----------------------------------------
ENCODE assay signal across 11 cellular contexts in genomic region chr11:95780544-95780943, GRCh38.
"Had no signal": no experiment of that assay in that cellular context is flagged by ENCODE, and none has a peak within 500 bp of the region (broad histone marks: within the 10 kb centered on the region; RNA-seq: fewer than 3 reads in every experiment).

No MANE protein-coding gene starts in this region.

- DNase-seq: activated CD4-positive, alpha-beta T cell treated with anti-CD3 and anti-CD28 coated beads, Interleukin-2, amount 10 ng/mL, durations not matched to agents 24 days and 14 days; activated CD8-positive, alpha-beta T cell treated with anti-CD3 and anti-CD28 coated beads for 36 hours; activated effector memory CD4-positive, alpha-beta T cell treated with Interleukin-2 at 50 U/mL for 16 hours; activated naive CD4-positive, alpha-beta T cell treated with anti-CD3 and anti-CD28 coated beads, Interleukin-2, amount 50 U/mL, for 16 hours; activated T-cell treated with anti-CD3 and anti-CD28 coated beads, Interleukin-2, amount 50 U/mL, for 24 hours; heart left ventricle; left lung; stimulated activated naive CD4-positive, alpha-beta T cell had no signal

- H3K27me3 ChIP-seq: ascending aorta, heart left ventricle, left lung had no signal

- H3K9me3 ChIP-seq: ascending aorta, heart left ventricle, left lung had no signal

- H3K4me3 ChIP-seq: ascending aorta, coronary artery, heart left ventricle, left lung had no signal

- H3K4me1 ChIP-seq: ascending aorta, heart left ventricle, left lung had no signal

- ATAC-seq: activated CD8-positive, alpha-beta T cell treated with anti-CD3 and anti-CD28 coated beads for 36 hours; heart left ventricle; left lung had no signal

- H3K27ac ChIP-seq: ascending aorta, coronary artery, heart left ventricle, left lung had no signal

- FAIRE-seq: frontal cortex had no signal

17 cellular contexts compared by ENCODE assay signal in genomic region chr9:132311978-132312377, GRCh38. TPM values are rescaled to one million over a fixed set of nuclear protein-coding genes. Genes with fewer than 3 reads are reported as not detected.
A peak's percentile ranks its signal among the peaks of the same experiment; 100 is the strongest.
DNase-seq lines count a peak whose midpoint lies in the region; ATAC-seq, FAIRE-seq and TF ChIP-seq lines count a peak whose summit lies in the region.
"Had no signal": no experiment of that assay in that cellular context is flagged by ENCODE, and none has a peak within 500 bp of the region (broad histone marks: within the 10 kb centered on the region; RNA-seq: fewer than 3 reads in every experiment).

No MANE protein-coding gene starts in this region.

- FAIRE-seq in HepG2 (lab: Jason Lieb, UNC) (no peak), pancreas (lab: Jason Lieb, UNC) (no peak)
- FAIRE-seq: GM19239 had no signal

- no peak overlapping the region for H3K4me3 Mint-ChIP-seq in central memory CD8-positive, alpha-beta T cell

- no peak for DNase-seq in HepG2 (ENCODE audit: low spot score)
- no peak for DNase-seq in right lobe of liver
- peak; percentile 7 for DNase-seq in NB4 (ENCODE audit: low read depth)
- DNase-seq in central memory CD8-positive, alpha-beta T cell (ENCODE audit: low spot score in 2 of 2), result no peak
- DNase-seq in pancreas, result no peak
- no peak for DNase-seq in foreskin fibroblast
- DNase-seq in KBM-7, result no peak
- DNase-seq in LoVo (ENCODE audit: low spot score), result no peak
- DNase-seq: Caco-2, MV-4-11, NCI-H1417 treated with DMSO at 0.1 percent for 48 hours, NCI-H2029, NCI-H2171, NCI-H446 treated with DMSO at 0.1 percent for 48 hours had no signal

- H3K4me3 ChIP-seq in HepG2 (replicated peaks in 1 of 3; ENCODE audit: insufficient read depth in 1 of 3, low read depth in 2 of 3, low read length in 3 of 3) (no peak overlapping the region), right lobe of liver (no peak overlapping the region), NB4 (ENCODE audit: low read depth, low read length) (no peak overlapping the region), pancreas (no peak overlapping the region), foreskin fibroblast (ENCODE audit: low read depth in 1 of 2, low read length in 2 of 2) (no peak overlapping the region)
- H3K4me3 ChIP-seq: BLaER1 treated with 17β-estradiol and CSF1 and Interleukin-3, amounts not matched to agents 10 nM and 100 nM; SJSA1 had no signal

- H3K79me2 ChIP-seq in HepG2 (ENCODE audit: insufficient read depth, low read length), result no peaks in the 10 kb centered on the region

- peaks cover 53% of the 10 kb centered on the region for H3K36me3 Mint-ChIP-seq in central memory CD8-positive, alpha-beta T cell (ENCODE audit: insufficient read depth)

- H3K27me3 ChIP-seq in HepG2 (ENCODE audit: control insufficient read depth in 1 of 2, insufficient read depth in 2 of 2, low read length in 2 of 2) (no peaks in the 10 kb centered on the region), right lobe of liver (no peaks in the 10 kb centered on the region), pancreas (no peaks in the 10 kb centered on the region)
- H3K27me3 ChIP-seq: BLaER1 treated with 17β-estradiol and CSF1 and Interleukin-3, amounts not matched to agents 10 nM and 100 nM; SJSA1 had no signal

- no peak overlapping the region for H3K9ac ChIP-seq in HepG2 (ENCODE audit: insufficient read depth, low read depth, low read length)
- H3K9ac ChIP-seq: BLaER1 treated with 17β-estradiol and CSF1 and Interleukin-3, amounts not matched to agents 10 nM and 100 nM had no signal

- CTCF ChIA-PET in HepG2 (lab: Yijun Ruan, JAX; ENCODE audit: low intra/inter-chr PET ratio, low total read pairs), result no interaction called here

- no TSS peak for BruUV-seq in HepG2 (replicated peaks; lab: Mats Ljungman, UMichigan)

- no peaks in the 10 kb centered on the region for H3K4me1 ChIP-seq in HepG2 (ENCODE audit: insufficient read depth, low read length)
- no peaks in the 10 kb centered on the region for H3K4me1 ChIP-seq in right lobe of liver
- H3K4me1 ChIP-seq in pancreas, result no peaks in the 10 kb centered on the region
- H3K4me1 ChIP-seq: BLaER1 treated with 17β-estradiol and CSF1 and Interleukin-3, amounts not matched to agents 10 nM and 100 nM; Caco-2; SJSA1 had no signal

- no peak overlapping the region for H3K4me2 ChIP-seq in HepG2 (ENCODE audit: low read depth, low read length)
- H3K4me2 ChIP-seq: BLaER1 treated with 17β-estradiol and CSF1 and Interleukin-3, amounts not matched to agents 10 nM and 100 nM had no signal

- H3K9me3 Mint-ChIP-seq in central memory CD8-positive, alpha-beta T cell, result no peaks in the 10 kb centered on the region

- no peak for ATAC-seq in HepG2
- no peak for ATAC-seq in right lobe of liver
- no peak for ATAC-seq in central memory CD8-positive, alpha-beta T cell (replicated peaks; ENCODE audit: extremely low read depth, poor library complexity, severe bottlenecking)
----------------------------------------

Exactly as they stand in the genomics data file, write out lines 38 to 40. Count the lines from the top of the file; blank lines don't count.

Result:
- no TSS peak for BruUV-seq in HepG2 (replicated peaks; lab: Mats Ljungman, UMichigan)

- no peaks in the 10 kb centered on the region for H3K4me1 ChIP-seq in HepG2 (ENCODE audit: insufficient read depth, low read length)
- no peaks in the 10 kb centered on the region for H3K4me1 ChIP-seq in right lobe of liver